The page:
Corportate blogs, worth my time?

I should start out by saying, yes, they probably are good to read and I should maybe be doing it.

But I cannot think of a single way a brand could get me to be so interested that I would check out their blog every single day, unless they were my client.

Maybe I shouldn’t have said that. But you know what, I like to live transparently. So there.

Blogs have to be crazy entertaining for me to read them once a week, so I can’t imagine what they’d have to do to get me to read them every day. In fact, the only true blog that I really follow is called Cake Wrecks and is just a collection of hideous store-made cakes with hilarious commentary. You should really check them out.

Anyway, maybe it’s my ENFP personality, or maybe it’s my young age, but I find reading long blog posts to be, on the whole, mundane. Just because you, as a representative of your company, find something that they did to be interesting, honestly doesn’t mean that more than a select few fanatics will agree with you. Because they probably won’t. In this age of instant gratification and short attention spans, you’ve got to hook us with something pretty wild and maintain that same energy to get us to read what you’ve got to say. Because otherwise, I’ll just switch over to Huff Post or CNN or BuzzFeed, something that’ll give me the information I need in a voice I want to read.

Maybe if you cracked jokes and had puppies, narwhals, a crazy cool manicure, a ridiculous DIY and some slow lorises, I would pay attention.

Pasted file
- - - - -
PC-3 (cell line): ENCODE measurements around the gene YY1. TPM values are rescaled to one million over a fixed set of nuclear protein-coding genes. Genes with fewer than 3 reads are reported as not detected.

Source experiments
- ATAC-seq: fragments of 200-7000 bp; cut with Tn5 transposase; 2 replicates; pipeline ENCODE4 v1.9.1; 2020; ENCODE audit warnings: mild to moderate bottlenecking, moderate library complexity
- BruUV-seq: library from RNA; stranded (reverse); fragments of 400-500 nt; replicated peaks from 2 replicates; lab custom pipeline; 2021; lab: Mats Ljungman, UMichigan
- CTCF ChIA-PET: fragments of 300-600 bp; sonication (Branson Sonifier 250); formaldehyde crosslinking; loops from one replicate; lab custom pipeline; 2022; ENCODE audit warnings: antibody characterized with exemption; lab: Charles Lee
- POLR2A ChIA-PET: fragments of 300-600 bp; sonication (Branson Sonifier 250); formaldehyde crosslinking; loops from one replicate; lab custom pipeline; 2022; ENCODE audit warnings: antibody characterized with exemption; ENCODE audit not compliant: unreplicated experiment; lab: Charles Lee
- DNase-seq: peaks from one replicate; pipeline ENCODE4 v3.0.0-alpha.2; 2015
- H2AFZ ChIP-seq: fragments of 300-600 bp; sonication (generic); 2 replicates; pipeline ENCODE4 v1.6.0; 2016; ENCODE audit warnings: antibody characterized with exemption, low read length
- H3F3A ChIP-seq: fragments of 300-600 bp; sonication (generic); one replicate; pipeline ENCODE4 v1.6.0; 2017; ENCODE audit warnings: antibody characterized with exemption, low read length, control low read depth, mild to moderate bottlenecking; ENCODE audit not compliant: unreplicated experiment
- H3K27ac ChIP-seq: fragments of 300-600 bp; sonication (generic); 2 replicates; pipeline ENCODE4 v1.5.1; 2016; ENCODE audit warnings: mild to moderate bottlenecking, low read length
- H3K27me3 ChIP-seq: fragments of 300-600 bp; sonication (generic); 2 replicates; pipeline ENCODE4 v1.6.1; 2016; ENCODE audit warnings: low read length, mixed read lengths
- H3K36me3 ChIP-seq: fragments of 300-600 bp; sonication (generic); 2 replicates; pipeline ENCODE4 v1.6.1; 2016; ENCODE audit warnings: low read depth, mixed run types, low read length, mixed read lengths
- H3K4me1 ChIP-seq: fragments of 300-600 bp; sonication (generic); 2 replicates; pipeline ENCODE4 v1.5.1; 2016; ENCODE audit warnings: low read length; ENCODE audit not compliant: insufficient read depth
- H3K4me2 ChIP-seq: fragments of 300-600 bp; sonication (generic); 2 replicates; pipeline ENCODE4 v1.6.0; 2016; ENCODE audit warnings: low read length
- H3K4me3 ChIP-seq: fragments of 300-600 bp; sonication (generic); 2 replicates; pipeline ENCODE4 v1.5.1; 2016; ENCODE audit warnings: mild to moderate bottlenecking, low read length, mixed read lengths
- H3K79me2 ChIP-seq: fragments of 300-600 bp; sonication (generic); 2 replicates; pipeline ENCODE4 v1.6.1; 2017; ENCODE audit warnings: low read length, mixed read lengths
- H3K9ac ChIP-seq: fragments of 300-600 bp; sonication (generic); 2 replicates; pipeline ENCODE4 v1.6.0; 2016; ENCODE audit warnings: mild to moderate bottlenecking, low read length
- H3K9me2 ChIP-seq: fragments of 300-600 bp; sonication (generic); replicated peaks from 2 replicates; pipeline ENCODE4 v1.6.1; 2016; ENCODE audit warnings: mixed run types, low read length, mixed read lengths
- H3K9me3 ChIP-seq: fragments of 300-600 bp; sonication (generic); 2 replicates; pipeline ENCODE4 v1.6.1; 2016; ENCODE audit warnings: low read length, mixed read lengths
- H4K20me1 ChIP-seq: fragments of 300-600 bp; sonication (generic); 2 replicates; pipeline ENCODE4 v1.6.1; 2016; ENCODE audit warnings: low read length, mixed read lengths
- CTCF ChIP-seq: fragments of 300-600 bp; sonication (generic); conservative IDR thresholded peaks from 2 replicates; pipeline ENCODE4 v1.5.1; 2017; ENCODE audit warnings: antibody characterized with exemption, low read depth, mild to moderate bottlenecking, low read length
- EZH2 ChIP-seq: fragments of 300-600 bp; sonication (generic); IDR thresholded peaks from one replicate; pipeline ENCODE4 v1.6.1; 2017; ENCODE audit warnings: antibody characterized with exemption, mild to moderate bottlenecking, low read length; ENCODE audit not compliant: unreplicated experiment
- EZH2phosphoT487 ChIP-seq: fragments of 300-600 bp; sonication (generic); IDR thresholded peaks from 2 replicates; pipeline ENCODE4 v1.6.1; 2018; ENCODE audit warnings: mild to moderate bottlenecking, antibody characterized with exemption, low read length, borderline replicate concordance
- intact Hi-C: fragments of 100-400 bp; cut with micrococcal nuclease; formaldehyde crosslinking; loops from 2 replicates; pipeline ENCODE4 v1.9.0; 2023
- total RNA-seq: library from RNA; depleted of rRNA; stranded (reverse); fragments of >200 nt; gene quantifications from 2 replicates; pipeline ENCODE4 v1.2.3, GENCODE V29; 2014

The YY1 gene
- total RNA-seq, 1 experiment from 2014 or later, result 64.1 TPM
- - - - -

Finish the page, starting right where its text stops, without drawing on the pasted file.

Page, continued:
Like I said, just being honest.


Brands and disasters: how to deal

I’ve largely kept mum about all the goings-on in Boston this past week. I’ve been too horrified to do anything but say “oh my gosh” repeatedly and regurgitate what news outlets have been telling me.

And for the most part, I think that staying quiet is what brands should be doing too.

That sounds insensitive, so let me clarify. I think offering up thoughts, prayers and well-wishes over social media is not only an acceptable but also expected way for most brands to react. A quick tweet or Facebook post is all that is necessary, and frankly, wanted, if a brand is unable to donate time or money to relief efforts. It’s respectable.

However, it can also come across as insincere. With all brands saying the same thing, who’s keeping track of any of it? It all just seems so robotic.

The unfortunate truth, though, is that it’s tough for any brand to sound like they really mean what they say, so there’s not much point in saying a whole lot about the matter. But then there are some companies that are just doing it right.

The Chicago Tribune has made me so proud to be from this great city this week. They ran a beautifully simple ad on Tuesday that quickly went viral and followed it up by sending pizzas over to the hard-working Boston journalists. Both were such effortless gestures that demonstrated the Trib’s, and Chicago’s, compassion for the devastated city and showed that, though we may be bitter sports rivals, we’ll always have their back and stand with them as one.

Now THAT is the way to respond to events like this past week’s. Go big or go home.